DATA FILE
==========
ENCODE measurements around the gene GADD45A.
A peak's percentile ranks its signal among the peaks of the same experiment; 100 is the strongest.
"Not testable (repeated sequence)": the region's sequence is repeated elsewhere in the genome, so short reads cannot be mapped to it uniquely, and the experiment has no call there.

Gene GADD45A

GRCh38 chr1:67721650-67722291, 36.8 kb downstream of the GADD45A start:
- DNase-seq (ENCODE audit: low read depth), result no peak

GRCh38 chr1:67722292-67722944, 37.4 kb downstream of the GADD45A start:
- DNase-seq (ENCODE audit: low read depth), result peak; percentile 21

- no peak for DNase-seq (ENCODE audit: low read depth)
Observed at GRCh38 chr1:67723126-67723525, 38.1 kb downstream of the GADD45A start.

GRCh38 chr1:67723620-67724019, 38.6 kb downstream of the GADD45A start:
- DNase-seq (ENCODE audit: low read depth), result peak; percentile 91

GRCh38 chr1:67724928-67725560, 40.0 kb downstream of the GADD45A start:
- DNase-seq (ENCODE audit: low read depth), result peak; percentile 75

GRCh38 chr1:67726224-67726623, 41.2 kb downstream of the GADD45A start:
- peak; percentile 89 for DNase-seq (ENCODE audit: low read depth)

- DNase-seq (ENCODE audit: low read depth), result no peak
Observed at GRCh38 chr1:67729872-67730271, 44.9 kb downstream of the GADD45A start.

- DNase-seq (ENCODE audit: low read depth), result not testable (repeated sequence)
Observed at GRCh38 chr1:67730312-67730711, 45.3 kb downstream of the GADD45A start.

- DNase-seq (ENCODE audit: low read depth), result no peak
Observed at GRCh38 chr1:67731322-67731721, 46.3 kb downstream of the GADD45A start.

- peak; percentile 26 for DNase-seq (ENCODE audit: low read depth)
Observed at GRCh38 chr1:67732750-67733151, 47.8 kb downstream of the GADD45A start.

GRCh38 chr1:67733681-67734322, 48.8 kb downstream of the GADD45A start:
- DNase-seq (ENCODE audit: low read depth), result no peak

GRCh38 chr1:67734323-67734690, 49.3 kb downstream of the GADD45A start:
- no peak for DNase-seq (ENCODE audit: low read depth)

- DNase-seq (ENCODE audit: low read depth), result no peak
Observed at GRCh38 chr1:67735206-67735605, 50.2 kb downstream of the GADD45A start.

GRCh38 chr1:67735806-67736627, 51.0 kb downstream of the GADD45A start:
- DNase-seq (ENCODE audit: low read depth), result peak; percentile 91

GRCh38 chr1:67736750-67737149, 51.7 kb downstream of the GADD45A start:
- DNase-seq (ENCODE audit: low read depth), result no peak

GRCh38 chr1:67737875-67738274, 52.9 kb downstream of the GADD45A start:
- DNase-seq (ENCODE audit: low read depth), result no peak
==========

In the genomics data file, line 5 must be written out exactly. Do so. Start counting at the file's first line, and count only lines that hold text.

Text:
GRCh38 chr1:67721650-67722291, 36.8 kb downstream of the GADD45A start: